The following Sabbath, I took the hardest forty steps of my life, each step becoming easier and easier as a deep sense of peace overcame me. This journey, which took a minute to walk, but four years to initiate reached its climax when I blurted out, “I need to ask for your forgiveness. We didn’t end right several years back and I hope you can forgive me for the words I said.” There, I said it. Silence. Then tears began to flow as the response, far different than I expected, reached my ears, “No, please forgive me. I was in the wrong.”

Restoration and healing happened. At once, the bitterness I had been holding on to, melted from my heart and God’s love filled me.

The lesson learned was clear. We can’t become fully alive in Jesus and become an effective tool to reach our community with the love of Jesus without letting go and opening those secret corners of bitterness in our hearts.

Is there a forty-step journey you need to take?  When you trust and allow Jesus to inhabit your entire heart, the first step may still be hard, but it is doable because Jesus walks next to you  and the peace and love of Jesus Christ is in you.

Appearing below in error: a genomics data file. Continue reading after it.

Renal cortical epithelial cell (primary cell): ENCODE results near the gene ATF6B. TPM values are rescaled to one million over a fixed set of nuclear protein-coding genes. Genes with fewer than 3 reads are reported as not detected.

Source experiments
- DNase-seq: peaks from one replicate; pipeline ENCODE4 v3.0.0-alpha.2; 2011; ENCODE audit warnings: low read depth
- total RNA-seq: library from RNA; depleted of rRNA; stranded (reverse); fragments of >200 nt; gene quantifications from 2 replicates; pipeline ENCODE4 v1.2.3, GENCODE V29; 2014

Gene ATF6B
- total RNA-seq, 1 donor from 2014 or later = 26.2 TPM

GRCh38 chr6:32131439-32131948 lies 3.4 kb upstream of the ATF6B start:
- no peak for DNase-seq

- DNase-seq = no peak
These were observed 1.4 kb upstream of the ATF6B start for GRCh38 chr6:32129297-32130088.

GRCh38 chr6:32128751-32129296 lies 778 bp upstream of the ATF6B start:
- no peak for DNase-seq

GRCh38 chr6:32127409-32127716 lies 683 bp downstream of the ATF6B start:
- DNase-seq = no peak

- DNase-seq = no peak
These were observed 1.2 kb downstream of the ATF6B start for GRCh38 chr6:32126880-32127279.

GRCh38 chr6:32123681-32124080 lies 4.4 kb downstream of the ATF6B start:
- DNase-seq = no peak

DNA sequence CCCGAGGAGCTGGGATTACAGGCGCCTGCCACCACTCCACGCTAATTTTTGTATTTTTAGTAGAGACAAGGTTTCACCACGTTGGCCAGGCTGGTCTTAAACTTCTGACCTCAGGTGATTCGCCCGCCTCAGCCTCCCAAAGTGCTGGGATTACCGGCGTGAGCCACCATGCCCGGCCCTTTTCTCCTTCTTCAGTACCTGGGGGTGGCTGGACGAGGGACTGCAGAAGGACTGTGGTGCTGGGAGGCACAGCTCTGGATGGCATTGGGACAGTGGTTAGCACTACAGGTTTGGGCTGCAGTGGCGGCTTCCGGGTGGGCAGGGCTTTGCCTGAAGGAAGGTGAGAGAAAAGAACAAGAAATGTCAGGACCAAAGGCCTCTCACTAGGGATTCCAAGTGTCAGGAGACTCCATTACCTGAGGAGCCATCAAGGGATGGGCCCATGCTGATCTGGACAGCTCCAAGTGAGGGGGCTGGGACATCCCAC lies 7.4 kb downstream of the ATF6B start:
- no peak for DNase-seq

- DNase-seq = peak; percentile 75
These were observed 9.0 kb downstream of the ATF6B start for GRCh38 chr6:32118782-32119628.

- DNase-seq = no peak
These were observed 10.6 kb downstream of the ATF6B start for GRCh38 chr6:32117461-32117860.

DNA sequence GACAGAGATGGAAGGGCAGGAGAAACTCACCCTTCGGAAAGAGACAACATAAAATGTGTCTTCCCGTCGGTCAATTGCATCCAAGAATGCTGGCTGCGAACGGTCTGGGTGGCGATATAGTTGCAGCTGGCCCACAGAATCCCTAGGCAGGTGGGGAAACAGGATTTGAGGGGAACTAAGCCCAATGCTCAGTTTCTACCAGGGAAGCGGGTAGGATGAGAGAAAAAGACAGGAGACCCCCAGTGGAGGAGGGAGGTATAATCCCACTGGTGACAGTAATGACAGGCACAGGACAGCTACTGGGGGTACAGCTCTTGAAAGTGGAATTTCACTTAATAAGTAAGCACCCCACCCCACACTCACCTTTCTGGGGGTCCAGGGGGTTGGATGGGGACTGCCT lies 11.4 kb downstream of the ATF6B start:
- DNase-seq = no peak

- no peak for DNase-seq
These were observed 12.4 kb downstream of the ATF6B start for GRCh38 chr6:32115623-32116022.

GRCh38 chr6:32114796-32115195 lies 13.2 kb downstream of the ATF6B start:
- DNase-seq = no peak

–Jon Roberts is RMC media/communication assistant

29 Oct


By Jon Roberts – Ward, Colorado … After being evacuated from Glacier View Ranch, staff spent the majority of the week rejoicing even while cleaning out refrigerators and freezers of spoiled food.

GVR staff was forced to abandon the place where they work and minister to the multitudes as two wildfires erupted near the camp. They spent the following days with uneasiness and uncertainty about the fate of the camp as wildfires ravished the nearby communities.

As soon as Dan Hansen, director of camp ministry, received word that it was safe to return, he and the staff made their way toward the camp unsure what they would find.

Upon arrival on Friday, October 23, they were thankful to find the camp untouched by the fires.